Ellen G. White Writings

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Life Sketches Manuscript, Page 69

encouraged to work for their friends and relatives, and conversions were multiplying day by day.

All classes flocked to the meetings at Beethoven Hall. Rich and poor, high and low, ministers and laymen were all, from various causes, anxious to hear for themselves the doctrine of the second advent. Many came, who, finding no room to stand, went away disappointed.

The order of the meetings was simple. A short and pointed discourse was usually given, then liberty was granted for general exhortation. There was as a rule the most perfect stillness possible for so large a crowd. The Lord held the spirit of opposition in check while His servants explained the reasons of their faith. Sometimes the instrument was feeble, but the Spirit of God gave weight and power to His truth. The presence of the holy angels was felt in the assembly, and numbers were daily added to the little band of believers.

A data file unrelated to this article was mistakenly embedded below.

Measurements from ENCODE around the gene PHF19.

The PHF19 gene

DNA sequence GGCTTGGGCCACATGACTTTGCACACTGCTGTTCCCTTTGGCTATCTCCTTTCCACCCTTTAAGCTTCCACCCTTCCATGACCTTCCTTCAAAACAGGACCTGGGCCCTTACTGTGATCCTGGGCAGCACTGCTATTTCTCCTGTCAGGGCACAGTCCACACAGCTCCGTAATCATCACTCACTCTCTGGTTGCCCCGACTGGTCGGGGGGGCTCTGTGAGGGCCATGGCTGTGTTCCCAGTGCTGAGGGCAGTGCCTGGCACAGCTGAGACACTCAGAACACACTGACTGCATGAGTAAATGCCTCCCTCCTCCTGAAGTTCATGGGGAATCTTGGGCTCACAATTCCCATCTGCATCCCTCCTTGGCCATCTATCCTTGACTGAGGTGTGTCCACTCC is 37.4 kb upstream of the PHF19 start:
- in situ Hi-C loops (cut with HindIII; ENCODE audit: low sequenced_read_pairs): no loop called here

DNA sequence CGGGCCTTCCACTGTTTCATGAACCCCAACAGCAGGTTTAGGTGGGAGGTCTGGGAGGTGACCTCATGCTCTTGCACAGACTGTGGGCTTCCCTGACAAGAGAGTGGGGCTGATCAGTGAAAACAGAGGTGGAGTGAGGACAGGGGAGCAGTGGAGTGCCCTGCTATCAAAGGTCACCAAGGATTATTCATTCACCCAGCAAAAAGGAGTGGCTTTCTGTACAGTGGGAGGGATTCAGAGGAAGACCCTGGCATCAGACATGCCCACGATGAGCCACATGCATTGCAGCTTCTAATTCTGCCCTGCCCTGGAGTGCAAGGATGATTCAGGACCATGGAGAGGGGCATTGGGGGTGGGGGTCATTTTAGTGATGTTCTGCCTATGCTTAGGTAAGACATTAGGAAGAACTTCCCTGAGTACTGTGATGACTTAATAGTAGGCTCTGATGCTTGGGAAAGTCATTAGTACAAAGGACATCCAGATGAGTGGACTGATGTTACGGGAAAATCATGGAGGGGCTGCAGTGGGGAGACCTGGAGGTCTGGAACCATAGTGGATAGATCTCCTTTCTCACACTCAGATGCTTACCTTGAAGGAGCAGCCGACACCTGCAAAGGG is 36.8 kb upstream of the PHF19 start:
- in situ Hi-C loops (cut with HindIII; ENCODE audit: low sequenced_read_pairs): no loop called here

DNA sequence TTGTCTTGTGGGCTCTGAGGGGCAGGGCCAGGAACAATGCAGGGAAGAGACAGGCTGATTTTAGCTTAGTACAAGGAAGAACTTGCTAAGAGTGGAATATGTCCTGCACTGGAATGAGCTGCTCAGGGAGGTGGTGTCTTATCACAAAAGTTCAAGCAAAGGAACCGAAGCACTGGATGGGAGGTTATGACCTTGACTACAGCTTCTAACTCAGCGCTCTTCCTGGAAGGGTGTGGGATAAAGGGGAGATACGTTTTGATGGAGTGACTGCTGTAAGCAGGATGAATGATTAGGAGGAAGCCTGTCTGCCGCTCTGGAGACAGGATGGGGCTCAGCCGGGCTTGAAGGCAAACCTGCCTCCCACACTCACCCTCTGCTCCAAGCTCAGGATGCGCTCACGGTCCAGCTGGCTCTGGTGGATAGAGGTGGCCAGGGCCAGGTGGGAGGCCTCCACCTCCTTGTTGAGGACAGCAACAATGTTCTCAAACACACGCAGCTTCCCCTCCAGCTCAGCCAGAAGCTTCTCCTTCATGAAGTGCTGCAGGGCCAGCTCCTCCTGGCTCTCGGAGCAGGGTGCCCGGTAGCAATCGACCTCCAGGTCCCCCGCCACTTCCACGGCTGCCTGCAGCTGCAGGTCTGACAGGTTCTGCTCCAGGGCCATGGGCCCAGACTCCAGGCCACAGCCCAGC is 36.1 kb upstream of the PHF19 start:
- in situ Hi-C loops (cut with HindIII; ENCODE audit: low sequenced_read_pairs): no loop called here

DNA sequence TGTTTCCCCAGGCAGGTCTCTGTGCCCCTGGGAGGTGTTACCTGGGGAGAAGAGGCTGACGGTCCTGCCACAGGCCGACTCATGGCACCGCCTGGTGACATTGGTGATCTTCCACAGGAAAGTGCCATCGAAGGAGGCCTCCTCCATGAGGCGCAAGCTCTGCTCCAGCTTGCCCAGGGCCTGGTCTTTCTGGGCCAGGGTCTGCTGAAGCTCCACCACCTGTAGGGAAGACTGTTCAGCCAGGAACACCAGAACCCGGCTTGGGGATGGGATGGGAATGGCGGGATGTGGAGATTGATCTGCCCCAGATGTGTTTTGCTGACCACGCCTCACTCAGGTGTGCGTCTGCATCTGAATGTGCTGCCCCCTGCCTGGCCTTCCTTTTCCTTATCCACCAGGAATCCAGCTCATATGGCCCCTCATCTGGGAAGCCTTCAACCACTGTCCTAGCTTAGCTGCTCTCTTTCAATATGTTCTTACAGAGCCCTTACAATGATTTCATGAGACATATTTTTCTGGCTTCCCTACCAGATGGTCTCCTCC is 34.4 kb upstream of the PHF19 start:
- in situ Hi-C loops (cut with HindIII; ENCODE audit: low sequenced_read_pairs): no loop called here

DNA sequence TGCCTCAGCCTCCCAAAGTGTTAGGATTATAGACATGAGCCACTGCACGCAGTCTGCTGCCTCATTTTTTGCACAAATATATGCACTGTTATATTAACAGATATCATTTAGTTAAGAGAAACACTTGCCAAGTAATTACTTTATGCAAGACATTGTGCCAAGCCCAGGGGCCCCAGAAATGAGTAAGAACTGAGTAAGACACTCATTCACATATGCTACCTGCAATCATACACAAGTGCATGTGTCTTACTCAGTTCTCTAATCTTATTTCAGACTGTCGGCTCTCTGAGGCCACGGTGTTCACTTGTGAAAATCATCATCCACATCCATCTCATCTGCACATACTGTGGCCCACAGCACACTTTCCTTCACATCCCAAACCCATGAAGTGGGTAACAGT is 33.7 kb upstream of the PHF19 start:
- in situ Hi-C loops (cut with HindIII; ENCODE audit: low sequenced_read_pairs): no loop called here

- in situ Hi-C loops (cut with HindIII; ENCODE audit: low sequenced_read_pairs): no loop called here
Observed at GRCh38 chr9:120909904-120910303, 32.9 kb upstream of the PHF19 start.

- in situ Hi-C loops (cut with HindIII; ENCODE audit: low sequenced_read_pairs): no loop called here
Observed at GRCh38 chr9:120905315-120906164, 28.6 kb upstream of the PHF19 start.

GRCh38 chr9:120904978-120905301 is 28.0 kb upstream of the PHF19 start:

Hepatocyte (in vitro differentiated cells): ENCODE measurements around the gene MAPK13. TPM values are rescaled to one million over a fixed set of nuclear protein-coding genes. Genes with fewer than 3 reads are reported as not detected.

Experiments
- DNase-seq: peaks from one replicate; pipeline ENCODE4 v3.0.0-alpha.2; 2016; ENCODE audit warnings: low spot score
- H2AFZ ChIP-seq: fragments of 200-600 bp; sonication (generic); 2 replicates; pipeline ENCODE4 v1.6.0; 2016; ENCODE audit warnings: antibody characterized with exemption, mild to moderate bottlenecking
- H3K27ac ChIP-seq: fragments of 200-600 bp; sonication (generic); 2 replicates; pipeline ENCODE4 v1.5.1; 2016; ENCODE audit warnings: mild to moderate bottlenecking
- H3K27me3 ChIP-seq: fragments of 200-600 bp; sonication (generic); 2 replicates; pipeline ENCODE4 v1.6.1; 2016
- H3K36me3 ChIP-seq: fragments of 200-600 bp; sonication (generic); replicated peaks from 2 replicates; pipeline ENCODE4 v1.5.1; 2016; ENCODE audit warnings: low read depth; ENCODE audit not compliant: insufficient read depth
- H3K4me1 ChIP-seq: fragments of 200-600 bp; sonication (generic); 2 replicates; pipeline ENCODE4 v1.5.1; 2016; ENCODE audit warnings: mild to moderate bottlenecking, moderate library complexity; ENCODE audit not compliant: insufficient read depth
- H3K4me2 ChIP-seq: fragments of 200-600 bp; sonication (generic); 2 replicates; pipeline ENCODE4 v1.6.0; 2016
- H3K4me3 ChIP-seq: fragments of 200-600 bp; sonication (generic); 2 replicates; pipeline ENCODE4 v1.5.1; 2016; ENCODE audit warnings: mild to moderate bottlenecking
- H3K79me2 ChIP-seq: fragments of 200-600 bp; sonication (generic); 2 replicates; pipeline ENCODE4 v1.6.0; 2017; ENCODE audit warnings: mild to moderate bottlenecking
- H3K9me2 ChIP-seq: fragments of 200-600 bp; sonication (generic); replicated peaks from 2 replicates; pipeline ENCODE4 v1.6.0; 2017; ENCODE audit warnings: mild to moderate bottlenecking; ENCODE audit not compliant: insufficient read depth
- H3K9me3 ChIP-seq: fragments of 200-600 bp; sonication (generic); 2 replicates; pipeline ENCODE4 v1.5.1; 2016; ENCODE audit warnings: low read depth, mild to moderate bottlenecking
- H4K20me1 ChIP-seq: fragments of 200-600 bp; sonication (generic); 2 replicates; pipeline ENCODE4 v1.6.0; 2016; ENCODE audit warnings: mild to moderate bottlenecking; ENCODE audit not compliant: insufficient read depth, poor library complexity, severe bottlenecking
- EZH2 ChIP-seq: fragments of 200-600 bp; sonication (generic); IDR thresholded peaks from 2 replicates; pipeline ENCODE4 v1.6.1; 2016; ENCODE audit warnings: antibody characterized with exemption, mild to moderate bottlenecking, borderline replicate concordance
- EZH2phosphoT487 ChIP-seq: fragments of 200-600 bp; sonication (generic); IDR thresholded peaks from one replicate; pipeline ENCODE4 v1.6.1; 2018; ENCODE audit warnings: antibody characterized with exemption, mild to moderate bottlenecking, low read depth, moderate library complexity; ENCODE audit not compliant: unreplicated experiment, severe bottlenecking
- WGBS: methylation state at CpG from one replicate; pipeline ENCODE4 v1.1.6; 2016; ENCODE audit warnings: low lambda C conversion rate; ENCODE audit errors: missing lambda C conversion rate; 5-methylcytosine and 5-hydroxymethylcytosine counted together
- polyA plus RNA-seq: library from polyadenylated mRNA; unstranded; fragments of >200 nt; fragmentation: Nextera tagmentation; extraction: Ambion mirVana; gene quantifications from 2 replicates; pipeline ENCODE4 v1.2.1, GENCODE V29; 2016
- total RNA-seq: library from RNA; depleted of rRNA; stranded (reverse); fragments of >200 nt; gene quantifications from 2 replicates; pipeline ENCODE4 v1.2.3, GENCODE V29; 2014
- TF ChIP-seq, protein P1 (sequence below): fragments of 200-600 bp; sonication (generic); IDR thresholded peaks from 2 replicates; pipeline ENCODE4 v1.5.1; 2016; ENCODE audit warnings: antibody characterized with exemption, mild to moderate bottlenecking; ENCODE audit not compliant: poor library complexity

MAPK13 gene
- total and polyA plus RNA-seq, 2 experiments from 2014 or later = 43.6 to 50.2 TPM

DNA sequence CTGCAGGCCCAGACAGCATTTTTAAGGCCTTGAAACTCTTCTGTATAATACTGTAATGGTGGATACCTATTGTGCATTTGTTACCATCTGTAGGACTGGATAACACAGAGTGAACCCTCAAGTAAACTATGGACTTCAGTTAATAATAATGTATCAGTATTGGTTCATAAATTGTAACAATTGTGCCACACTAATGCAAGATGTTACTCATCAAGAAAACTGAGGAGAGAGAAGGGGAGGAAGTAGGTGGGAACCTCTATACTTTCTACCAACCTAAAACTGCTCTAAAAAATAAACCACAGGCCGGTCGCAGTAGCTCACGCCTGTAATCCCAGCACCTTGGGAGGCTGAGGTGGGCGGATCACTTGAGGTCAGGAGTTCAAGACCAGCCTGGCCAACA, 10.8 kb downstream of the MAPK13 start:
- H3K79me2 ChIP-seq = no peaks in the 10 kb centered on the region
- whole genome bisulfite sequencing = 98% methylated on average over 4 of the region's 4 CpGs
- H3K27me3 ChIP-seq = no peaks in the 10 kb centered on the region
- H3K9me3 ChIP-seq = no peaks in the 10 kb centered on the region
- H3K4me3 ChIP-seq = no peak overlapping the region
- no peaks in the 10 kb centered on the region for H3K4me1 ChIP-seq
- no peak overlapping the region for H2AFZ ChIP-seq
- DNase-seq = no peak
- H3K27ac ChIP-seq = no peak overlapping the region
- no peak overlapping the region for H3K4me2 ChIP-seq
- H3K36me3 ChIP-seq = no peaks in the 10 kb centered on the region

On one occasion, while Elder Stockman was preaching, Elder S. E. Brown, a Christian minister, whose name has been mentioned before in this narrative, was sitting in the desk, listening to the sermon with intense interest. He became deeply moved, and suddenly his face grew pale as that of the dead, and he reeled in his chair. Elder Stockman caught him in his arms just as he was falling to the floor, and laid him on the sofa back of the desk, where he lay powerless until the discourse was finished

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